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Moonrise

Minor standstill

§2.3.5 for the discussion of the Moon motions and of the phenomena of major and minor standstills in the 18y6 cycle). Figure 6.31 demonstrates the amplitudes of the Sun and Moon at the latitude of Stonehenge in this plan view of the astronomical horizon (for an "elevation" view, see Figure 2.17a) for a late epoch.

The declinations indicated by alignments among pairs of the four stations are given in Table 6.4, the data of which are taken from Hawkins (1965). Dibble (1976) noted that the rectangle made by the four Stations is composed of two triangles very nearly matching 5 x 12 x 13 Pythagorean triangles. Among themselves, the stations could not have provided high-precision alignments. In 1966, however, three postholes were discovered in a car-park to the northwest.

Figure 6.30. One of the two main outliers at Stonehenge: The Heelstone. (a) Distance view, photo by Marie C. Jack. (b) In closeup, revealing the cup markings. Photo courtesy of Sharon Hanna.

Figure 6.30. One of the two main outliers at Stonehenge: The Heelstone. (a) Distance view, photo by Marie C. Jack. (b) In closeup, revealing the cup markings. Photo courtesy of Sharon Hanna.

Their locations are marked in concrete on the road surface. Newham (1972) suggests that in combination with stations 91, 92, and 94, and the Heelstone, both solar (setting, summer solstice) and lunar (setting, northern major standstill; setting, northern minor standstill; and setting, midway between the standstills) alignments were achievable with posts set into these holes. They may have been erected in order to help in the layout of the Stations (Newall 1953/1959/1981, p. 23).

If, and only if, the full moon is considered, the directions 91-94 and 91-93 refer to winter solstice moonsets (that is, a moonset when the Sun is at the winter solstice) at the times of major and minor lunar standstills, respectively. Similarly, if only the full moon is considered, 93-92 and 93-91 refer to summer solstice moonrises at the time of major and minor lunar standstills, respectively. When Hawkins (1965) refers to "Midwinter Moonrise," for example, in connection with these alignments, he is referring to this phenomenon. It must be remembered that the Moon goes through its entire amplitude in a mere month, but that the amplitude varies in size from lunation to lunation, continuously changing over the period of 18.6 years of the nodal regression cycle. Thus, from night to night, the Moon will rise, and set, at a sequence of intermediate azimuths within its rising and setting amplitude.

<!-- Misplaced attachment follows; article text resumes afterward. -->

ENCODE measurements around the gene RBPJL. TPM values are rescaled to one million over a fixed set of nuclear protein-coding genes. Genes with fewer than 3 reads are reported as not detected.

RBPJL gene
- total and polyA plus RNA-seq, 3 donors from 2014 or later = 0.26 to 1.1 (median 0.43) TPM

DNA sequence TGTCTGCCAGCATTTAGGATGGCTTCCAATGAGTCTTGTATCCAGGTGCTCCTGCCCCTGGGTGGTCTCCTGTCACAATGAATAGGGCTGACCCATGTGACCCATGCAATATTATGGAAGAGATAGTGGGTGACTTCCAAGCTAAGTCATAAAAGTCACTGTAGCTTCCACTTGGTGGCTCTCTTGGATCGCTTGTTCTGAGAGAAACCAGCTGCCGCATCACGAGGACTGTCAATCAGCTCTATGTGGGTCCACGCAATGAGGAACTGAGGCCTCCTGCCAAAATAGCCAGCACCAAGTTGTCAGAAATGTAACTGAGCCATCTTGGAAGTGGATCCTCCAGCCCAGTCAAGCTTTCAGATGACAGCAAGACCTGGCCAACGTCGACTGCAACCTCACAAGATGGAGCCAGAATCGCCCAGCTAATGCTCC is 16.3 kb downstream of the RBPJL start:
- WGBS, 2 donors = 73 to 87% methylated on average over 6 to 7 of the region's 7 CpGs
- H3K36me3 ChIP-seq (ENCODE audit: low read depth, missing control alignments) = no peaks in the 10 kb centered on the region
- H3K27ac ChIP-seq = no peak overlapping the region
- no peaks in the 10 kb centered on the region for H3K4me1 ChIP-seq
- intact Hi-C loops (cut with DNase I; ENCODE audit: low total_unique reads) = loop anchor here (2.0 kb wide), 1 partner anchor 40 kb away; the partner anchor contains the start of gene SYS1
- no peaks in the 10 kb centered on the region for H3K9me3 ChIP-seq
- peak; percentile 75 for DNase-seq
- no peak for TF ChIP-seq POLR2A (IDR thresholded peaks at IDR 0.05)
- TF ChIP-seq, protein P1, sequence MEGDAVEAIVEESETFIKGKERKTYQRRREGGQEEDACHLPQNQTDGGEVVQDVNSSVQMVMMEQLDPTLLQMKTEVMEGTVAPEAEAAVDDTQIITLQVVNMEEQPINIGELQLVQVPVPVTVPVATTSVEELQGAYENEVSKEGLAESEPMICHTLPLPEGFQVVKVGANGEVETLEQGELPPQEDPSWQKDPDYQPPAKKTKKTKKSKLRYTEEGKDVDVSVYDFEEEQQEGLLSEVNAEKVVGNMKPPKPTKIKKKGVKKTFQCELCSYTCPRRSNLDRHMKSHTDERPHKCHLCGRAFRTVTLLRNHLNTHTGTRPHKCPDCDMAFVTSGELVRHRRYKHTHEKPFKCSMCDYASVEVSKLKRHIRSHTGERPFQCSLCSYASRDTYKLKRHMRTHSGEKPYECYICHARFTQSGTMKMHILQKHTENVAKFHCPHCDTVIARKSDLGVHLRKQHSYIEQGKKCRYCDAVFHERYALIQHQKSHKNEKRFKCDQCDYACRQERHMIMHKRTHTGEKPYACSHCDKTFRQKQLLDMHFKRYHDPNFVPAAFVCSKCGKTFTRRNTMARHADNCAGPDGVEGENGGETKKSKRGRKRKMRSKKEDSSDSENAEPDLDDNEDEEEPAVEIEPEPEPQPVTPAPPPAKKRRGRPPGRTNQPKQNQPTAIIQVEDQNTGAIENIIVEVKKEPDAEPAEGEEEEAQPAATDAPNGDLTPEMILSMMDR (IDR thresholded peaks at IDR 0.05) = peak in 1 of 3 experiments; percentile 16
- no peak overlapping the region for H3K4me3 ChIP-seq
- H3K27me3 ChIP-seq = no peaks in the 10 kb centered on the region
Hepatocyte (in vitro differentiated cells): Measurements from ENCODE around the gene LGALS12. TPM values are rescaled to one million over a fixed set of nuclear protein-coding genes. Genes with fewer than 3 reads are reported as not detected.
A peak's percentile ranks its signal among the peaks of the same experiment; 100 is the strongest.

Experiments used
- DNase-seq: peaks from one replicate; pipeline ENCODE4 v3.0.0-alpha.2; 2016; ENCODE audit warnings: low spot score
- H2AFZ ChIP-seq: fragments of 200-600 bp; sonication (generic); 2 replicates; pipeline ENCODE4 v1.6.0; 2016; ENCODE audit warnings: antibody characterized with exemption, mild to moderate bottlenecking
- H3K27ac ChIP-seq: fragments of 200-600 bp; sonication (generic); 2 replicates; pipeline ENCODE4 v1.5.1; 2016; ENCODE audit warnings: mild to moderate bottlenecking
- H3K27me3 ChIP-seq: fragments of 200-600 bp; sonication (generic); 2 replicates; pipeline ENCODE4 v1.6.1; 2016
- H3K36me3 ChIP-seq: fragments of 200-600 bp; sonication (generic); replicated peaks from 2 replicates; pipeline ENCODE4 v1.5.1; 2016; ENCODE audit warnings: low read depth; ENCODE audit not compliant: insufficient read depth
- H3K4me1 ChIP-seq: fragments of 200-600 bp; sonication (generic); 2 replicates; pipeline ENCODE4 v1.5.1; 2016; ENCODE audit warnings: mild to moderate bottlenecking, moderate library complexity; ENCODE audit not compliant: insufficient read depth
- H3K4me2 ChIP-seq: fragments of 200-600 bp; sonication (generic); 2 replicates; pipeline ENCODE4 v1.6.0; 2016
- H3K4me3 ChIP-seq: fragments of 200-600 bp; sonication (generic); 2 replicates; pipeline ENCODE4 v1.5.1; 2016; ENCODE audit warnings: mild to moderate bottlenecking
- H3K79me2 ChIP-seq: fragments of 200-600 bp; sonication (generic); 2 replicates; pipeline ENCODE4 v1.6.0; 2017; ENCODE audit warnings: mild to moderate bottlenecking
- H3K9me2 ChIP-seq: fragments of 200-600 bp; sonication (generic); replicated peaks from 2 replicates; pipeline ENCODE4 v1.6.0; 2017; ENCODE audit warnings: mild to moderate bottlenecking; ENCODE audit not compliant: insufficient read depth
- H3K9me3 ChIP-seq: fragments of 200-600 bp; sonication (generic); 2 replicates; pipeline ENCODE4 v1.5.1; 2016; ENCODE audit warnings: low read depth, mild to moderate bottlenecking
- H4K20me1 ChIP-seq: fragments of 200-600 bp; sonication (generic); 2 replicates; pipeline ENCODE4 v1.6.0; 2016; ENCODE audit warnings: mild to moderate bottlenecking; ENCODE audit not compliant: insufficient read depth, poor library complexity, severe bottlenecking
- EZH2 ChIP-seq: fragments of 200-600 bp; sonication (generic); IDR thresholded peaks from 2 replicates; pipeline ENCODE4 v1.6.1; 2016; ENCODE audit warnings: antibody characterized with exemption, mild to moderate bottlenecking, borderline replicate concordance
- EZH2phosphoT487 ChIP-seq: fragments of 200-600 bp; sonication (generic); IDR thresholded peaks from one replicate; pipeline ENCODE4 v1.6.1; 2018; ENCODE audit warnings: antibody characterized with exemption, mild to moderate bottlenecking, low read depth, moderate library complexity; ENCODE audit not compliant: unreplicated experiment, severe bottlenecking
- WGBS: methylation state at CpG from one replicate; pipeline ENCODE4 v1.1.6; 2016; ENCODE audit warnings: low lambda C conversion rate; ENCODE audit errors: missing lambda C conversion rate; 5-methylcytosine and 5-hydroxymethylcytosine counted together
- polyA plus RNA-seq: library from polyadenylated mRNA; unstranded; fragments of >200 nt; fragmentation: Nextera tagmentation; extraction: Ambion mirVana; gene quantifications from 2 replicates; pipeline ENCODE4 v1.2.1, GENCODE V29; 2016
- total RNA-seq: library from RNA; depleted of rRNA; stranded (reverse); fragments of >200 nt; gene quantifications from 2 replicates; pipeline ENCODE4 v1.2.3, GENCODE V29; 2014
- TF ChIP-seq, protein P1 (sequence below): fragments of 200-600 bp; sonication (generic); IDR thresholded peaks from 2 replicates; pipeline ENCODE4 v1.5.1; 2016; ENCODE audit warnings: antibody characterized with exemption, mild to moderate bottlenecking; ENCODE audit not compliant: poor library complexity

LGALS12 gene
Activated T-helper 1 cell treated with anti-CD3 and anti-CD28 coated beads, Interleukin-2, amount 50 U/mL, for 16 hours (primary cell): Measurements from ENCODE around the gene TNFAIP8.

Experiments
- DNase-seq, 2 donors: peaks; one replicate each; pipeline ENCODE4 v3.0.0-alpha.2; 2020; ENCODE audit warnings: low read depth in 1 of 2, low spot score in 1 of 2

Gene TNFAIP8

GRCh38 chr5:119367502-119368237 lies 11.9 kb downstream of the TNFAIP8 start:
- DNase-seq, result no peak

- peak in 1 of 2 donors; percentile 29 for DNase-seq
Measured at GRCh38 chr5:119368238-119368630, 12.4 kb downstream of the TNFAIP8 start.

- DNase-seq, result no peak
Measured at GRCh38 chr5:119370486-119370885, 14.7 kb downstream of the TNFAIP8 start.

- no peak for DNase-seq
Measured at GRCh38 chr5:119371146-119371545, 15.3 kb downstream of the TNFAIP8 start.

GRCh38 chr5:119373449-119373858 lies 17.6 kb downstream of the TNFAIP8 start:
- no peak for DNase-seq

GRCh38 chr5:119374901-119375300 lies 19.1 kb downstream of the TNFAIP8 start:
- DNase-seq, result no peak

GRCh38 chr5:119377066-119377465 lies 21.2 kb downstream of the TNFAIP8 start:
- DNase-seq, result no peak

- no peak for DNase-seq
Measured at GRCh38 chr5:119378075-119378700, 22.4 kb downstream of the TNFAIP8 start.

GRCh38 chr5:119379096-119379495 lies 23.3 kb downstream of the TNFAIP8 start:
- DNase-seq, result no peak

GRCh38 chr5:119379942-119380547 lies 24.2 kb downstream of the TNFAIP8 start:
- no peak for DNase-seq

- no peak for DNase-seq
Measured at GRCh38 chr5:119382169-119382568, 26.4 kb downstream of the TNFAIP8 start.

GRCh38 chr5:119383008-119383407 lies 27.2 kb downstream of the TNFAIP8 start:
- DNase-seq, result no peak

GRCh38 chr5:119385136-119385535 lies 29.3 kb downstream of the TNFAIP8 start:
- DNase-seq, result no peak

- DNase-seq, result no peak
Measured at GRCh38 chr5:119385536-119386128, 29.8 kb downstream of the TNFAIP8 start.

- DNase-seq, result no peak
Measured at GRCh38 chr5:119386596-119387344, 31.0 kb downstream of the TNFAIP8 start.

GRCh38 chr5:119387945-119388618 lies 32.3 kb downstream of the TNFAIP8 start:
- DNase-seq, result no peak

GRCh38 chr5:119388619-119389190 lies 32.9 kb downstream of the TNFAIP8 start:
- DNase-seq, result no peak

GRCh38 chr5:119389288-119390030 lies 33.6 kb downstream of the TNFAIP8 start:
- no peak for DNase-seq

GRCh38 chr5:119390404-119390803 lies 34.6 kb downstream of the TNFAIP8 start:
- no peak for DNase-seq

It is this circumstance that suggests the use of the Aubrey Holes as an eclipse predictor. The ring of Aubrey Holes is ~250ft (86.87 m) in diameter (Wood 1978, p. 163, gives the circumference as 271.6 m and the radius as 43.2m). The holes are about 3.5 ft (1.07 m) in diameter and ~2.5 ft (0.76 m) deep with flat bottoms and were dug out of the chalk that underlies much of the region. They are filled with rubble, crema-torial remains, charcoal, and chalky debris. The organic material was used in the 14C dating of Stonehenge I and may well be later than the actual construction date. The works by Hawkins (1965) and later by Hoyle (1977) emphasize the importance of the number of Aubrey holes: 56. The mean of three intervals of 19, 19, and 18 years is 18y 67, an approximation to the nodal regression cycle, and the sum of these numbers is 56. There are three other potential tie-ins of this number to astronomical phenomena.

The number of the Aubrey holes, which, it must be remembered, were a prominent component of the earliest stage of Stonehenge, in a way already nearly encapsulate the motion of the Moon. Other possible tie-ins that have been suggested are the nearly 55 (542/3) nights in which the Moon has completed its motion among the stars twice (Psid ~ 27d3), and the period of the triple Saros cycle, 54y 33d, over which nearly identical conditions for an eclipse will recur. Thus, an earlier eclipse will be followed by another of similar duration, and seen at a similar range of longitudes on Earth. Finally, this number is serendipitously close to a triple Metonic cycle (19 x 3 = 57), which reconciles the lunar and solar calendars.

Hawkins's (1965) scheme for the use of Stonehenge as a "computer" (Schlosser et al. 1991/1994 suggest an "abacus" to be a better analogy), at its simplest, involved the use of six stones of alternate kinds (say, black and white stones), placed in Aubrey holes at intervals of 10, 9, 9, 10, 9, and 9 holes. Figure 6.32 demonstrates the arrangement. Each year,

Figure 6.31. A plan view of the horizon shows the northern and southern extreme rise points for the Sun and Moon for a flat horizon at latitude 51°N and, thus, the amplitudes of the major and minor standstills of the Moon and the solstices for those conditions. The set points are symmetrical. Drawing by E.F. Milone.

Figure 6.31. A plan view of the horizon shows the northern and southern extreme rise points for the Sun and Moon for a flat horizon at latitude 51°N and, thus, the amplitudes of the major and minor standstills of the Moon and the solstices for those conditions. The set points are symmetrical. Drawing by E.F. Milone.

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